For the past few years, I have contemplated my career’s direction and focus. I have sought ways to have it better reflect my ideals and allow me to finish my career doing the type of work that brings me joy and peace. I have been like Marie Kondo lately in deciding what sparks joy in my life and, more importantly, what does not.
Every personality or career assessment I have taken since high school identified my skills and charisms as service, leadership, and administration. Being an organized helper is in my DNA, so it’s no wonder I like Marie Kondo so much. A different type of assessment I took a while ago identified these same three as my top skills and described them as my “working gifts,” the ones I am using each day. This assessment also identified my other charisms as giving, teaching, wisdom, and helping; these were described as my “gifts in waiting,” the gifts I have but that I am not using fully. Since taking that assessment, I have noted that the work that brings me the most joy is work where I am using all of my gifts. More and more, I find that the grind of family law litigation does not always spark joy, but a more holistic type of family law practice where I can use all of my gifts does.
Let this be understood: I am not giving up family law litigation – it will remain an essential part of my practice. What I am doing is being even more selective in the cases I take so that my professional focus will better align with my calling. I love the help and guidance I provide my clients. Seeing the transformation in their lives “sparks joy.” After 25 years of law practice (and double that in life experience), I have plenty of wisdom to share with people experiencing a family transition, be it by divorce, the death of a spouse, having an empty nest, or having that nest filled back up again.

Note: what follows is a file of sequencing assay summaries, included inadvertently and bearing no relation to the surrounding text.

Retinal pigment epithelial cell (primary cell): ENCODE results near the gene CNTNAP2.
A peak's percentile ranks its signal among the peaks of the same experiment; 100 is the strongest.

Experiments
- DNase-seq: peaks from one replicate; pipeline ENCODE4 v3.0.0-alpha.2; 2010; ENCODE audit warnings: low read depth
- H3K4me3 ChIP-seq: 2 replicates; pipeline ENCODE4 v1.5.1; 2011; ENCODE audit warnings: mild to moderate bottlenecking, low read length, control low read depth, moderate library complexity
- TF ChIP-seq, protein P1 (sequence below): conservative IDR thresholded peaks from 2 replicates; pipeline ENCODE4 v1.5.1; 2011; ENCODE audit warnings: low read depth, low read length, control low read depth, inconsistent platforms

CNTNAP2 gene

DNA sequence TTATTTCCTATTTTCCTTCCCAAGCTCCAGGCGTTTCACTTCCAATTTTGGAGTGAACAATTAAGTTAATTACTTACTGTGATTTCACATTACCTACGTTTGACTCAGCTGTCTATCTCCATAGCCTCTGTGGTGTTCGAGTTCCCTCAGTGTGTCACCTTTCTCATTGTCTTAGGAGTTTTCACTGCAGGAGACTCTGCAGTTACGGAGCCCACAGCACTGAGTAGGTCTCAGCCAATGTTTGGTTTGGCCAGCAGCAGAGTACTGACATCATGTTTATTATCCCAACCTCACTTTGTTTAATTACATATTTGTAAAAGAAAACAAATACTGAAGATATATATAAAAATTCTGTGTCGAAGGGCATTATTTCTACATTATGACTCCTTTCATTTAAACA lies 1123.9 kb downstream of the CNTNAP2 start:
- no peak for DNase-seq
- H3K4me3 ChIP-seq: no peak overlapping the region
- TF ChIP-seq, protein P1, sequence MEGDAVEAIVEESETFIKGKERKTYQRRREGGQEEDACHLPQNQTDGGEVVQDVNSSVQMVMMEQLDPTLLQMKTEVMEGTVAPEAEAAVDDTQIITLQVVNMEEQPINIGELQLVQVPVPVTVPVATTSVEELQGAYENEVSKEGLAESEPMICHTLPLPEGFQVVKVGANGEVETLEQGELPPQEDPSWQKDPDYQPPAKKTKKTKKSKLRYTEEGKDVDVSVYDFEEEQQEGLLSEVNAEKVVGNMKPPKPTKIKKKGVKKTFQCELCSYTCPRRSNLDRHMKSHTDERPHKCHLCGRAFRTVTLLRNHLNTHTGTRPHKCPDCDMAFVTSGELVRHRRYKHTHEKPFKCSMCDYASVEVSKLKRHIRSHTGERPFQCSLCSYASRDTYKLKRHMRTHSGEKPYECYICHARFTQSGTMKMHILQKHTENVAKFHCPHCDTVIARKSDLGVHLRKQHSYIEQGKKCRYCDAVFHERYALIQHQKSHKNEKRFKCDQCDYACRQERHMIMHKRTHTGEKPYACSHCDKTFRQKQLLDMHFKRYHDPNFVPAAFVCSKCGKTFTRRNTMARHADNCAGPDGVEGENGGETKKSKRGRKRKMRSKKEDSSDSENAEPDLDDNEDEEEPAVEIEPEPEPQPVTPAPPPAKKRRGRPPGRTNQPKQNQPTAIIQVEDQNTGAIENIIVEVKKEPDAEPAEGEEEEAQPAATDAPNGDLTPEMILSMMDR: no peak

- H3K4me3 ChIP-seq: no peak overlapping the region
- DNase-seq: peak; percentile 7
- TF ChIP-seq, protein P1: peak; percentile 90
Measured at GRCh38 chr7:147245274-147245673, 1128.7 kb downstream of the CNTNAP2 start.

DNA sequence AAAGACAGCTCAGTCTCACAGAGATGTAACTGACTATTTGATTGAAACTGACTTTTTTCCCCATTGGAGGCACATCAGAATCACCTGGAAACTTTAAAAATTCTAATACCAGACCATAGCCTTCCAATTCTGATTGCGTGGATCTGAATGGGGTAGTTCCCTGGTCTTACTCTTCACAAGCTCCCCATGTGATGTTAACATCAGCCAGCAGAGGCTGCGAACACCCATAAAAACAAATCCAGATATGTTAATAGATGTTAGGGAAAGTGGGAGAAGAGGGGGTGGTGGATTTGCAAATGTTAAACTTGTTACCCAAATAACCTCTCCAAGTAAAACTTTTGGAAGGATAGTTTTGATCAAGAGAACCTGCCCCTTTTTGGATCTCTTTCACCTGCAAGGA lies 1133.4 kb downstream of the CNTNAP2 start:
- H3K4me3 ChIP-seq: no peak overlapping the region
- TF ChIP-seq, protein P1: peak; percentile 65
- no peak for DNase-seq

When I formally added estate planning to my practice several years ago, I had been studying it for years. Before I went public with my estate planning practice, I had practiced litigation-based family law for over fifteen years and was well known for it. I was nervous and questioned whether adding a new practice element would be successful. Fast forward to 2022, and estate planning has become a significant portion of my book of business and allowed me to create a well-rounded family law practice.
With some of the same trepidation I felt when taking the first steps to add estate planning to my practice, I am getting ready to take the plunge – okay, not a plunge but getting my big toe wet – and become trained as a coach to add this additional service to my family law practice. Change is scary. Our brains are hardwired against it. By the time I hit “publish” on this post, I will have edited it many times over several days. I will have a few butterflies, but I believe I will feel joy when I go public with my new endeavor.